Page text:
Last night Nick Green became the second Red Sox position player to take the mound this season, tossing two scoreless innings against the White Sox after starter Junichi Tazawa was clobbered for nine runs.
Green hadn’t pitched in over a decade and it showed, as he found the strike zone on just 13 of 35 pitches and walked three of the nine batters he faced. However, his fastball regularly clocked in around 90 miles per hour and he also flashed a slider, somehow managing to record six outs without allowing a hit.
“I had success only because my ball had some movement, but I wasn’t trying for that,” Green said. “I was trying to throw it straight.”
For whatever reason teams have been a lot more willing than usual to use position players as mop-up men this season, with Green joining Josh Wilson, Paul Janish, Jon Van Every, Nick Swisher, Cody Ross, Ross Gload, and Mark Loretta on the mound. Here are their respective pitching numbers:
IP ER H BB SO HR
Nick Green 2.0 0 0 3 0 0
Josh Wilson 2.0 3 3 1 0 1
Paul Janish 2.0 11 9 2 3 2
Nick Swisher 1.0 0 1 1 1 0
Cody Ross 1.0 0 1 0 0 0
Ross Gload 1.0 0 0 2 0 0
Mark Loretta 0.1 0 0 0 0 0
Jon Van Every 0.2 0 1 1 0 0
TOTAL 10.0 14 15 10 4 3
As you might expect they haven’t done so well, allowing 14 earned runs on 15 hits and 10 walks in 10 innings. On the other hand, if you remove Janish’s two ugly outings the other seven position players have posted a 3.38 ERA while serving up just one homer in eight innings. With eight walks in those eight innings the non-Janish guys could still use some work on their control, but allowing just six hits is pretty impressive.
Even with Janish included the position players have a 12.60 ERA, which is a better mark than the ERAs posted by the following actual pitchers (in theory, at least) who have logged at least five innings: Chris Bootcheck (19.80), R.J. Swindle (16.20), Chris Lambert (14.85), Brian Burress (14.21), Brad Mills (14.09), Bobby Korecky (13.50), Cesar Carrillo (13.06), and Clayton Mortensen (12.86).
Hell, Chien-Ming Wang has a 9.64 ERA in 42 innings and he probably can’t even play shortstop.
For the first time in major league history, both pitchers in a playoff game have struck out at least 11 batters, per MLB.com’s Paul Casella. Mets starter Jacob deGrom has pitched just a hair better than Dodgers starter Clayton Kershaw overall. deGrom has blanked the Dodgers over six frames on five hits and a walk. Kershaw made one mistake, resulting in a solo home run to Daniel Murphy in the fourth inning. He’s allowed four hits and four walks total in 6 2/3 innings.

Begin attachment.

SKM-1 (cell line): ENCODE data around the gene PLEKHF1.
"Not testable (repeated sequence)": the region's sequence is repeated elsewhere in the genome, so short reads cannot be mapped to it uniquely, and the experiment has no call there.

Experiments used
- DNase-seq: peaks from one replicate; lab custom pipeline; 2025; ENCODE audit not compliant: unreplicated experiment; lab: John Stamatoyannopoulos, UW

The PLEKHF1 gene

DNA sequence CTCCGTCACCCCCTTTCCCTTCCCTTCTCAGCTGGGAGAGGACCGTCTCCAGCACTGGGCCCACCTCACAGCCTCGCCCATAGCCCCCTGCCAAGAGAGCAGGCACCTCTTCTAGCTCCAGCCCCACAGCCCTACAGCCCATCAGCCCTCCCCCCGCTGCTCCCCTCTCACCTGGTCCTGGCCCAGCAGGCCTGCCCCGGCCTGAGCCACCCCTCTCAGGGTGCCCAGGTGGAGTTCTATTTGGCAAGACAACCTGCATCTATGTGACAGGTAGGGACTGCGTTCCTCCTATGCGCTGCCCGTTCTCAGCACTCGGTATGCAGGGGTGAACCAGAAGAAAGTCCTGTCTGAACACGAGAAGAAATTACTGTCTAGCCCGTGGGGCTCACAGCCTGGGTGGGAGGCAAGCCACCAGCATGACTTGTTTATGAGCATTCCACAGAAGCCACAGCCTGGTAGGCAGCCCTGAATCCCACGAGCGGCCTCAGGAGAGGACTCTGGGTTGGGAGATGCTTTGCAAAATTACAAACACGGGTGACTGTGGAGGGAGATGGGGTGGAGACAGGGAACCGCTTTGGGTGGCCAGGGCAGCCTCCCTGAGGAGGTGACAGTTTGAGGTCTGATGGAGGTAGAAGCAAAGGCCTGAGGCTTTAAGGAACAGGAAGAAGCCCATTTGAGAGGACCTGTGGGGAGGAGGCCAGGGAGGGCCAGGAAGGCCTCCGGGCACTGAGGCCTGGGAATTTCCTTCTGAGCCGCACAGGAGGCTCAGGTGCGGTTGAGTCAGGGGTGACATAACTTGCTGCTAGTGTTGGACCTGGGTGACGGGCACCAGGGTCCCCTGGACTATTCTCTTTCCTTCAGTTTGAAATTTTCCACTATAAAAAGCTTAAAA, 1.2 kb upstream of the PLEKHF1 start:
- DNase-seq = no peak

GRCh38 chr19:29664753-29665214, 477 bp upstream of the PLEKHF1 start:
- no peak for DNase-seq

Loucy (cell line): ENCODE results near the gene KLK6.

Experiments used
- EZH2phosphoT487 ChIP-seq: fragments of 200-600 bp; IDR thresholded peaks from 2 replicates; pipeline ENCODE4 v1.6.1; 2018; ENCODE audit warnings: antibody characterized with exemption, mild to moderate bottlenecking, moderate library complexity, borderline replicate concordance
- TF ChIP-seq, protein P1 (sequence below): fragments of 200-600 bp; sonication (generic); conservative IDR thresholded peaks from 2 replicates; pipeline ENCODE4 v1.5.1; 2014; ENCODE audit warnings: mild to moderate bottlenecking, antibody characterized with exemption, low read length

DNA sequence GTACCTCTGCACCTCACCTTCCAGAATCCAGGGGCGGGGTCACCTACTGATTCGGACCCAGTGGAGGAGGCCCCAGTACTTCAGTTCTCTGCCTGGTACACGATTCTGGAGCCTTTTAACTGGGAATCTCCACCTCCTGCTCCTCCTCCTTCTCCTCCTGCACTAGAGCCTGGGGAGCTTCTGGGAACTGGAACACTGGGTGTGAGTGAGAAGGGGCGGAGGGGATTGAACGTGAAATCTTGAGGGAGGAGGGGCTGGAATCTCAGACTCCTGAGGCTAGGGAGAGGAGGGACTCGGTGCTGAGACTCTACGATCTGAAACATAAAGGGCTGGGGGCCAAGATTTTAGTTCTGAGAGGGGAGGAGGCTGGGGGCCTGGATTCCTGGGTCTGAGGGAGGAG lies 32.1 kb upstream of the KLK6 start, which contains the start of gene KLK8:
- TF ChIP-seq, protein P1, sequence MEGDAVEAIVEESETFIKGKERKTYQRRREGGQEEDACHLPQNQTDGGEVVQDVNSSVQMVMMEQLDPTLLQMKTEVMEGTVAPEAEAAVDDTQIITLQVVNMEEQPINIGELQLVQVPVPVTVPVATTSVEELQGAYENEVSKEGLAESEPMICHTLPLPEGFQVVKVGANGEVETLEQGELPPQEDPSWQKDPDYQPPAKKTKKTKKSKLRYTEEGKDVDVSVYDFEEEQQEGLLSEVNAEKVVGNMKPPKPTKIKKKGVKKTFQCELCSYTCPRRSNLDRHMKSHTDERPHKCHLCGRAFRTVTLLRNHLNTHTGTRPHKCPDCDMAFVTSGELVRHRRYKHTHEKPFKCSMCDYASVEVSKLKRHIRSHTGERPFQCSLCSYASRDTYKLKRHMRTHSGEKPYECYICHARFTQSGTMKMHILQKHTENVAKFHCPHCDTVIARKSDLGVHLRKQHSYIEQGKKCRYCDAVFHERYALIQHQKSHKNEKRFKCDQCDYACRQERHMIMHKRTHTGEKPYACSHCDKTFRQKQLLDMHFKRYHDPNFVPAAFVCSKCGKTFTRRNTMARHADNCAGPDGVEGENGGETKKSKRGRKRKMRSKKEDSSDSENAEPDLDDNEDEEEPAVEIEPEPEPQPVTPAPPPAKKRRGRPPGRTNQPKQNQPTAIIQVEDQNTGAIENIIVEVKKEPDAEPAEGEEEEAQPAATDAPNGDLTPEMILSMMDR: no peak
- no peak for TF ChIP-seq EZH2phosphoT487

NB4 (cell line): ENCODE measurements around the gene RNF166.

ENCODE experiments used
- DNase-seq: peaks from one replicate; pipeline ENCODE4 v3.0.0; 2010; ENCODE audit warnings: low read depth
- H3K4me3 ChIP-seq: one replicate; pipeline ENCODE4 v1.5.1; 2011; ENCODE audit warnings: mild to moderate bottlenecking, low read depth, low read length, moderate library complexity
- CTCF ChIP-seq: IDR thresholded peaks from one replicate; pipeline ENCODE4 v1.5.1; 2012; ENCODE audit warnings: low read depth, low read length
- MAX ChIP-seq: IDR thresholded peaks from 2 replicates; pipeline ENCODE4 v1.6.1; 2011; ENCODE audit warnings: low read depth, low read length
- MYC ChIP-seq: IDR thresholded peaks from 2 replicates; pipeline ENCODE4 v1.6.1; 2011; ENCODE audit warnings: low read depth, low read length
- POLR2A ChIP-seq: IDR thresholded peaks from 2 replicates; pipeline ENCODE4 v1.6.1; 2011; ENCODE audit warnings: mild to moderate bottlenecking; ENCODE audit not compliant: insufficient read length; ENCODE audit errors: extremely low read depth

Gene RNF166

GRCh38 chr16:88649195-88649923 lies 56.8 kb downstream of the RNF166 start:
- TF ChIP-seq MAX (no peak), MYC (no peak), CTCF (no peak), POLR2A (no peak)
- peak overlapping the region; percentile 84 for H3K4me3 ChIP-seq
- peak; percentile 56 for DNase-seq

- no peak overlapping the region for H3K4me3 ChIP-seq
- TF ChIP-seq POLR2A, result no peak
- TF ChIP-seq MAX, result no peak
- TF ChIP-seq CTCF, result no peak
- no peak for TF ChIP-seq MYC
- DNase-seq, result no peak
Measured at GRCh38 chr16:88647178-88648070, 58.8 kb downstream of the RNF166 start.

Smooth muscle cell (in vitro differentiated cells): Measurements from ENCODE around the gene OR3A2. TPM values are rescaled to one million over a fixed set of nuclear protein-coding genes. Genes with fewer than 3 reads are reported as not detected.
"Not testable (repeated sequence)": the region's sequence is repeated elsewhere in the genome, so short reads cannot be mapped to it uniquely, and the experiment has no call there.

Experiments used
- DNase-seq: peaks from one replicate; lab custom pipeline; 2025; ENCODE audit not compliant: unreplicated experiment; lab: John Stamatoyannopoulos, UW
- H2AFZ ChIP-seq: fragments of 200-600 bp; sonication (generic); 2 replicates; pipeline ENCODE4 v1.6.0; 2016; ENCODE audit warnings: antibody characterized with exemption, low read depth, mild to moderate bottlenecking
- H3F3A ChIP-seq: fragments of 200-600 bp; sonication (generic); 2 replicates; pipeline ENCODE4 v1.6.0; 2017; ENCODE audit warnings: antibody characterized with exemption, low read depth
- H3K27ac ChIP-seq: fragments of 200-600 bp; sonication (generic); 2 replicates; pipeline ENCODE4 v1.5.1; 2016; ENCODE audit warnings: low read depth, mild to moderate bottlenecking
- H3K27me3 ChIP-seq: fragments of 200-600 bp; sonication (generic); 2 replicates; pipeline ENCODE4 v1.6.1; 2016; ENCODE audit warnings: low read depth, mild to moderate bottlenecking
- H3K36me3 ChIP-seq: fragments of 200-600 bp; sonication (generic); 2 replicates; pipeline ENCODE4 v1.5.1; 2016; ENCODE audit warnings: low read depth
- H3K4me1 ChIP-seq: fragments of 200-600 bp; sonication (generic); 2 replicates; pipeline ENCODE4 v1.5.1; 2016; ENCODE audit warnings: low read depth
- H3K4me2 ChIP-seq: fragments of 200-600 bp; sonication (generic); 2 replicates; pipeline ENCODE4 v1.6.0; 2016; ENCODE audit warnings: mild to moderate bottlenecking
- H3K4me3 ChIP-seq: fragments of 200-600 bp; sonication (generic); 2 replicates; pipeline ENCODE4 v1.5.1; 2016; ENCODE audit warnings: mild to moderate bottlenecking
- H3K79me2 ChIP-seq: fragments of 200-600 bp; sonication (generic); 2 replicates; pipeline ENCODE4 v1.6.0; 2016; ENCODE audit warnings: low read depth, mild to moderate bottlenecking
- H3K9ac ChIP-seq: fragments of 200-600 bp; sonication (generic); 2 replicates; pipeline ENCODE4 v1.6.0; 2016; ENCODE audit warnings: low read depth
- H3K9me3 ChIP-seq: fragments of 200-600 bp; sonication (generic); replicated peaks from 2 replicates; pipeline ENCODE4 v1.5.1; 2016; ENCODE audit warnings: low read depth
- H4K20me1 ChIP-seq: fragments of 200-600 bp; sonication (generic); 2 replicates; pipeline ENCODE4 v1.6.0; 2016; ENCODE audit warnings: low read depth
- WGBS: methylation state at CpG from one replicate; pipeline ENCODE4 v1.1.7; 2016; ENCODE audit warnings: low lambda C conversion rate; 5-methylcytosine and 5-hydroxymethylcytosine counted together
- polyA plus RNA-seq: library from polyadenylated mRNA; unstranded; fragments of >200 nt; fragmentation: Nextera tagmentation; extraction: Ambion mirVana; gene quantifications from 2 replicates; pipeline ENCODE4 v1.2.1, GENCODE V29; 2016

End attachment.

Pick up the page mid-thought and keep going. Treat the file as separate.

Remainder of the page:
The last time opposing starters each struck out 10 in a post-season game was back in 1944 in Game 5 of the World Series when Mort Cooper of the St. Louis Cardinals struck out 12 and Denny Galehouse of the St. Louis Browns struck out 10.
Mets outfielder Michael Cuddyer has already made a pair of mistakes in left field and he’s only four innings into the first game of the best-of-five NLDS against the Dodgers.
Leading off the second inning, Justin Turner sent a well-struck liner to Cuddyer which was quite catchable, but the ball clanked off of the veteran’s glove. Turner was credited with a double. Mets starter Jacob deGrom was able to work around the misplay, striking out Andre Ethier, A.J. Ellis, and Clayton Kershaw to close out the frame.
With two outs in the third inning, Corey Seager sent a fly ball down the left field line. Cuddyer took an inefficient route and the ball bounced about a foot inside the foul line, then into the stands, giving Seager a ground-rule double. To add insult to injury, Cuddyer ended up tumbling over the fence. deGrom, again, worked around Cuddyer’s mistake, striking out Adrian Gonzalez to end the inning.
Because he bats right-handed, Cuddyer got the start in left field over the left-handed-hitting rookie Michael Conforto against Kershaw, a southpaw. Conforto mustered only a .481 OPS against lefties this season compared to Cuddyer’s .698. Despite the batting disparity, one wonders how short a leash manager Terry Collins has on Cuddyer given his defense.
Mets second baseman Daniel Murphy broke a scoreless tie in the fourth inning, belting a solo home run to right field at Dodger Stadium off of starter Clayton Kershaw. Kershaw threw a 2-0, 94 MPH fastball and Murphy didn’t miss it.
Both teams’ starters are pitching quite well overall. Kershaw has allowed the one run on three hits and a walk with six strikeouts. Jacob deGrom started off the game with six consecutive strikeouts and has struck out seven total while blanking the Dodgers on three hits and a walk in three innings.
Kershaw doesn’t have the most impressive post-season track record, owning a career 5.12 ERA across eight starts and three relief appearances spanning 51 innings. Aside from the homer, the lefty appears to be putting that notion aside.